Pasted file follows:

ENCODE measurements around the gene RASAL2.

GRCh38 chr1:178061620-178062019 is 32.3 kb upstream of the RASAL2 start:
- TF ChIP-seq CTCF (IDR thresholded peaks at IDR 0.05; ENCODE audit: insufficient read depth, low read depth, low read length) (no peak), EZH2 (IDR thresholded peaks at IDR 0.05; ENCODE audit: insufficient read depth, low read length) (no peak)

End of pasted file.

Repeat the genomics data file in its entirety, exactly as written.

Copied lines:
ENCODE measurements around the gene RASAL2.

GRCh38 chr1:178061620-178062019 is 32.3 kb upstream of the RASAL2 start:
- TF ChIP-seq CTCF (IDR thresholded peaks at IDR 0.05; ENCODE audit: insufficient read depth, low read depth, low read length) (no peak), EZH2 (IDR thresholded peaks at IDR 0.05; ENCODE audit: insufficient read depth, low read length) (no peak)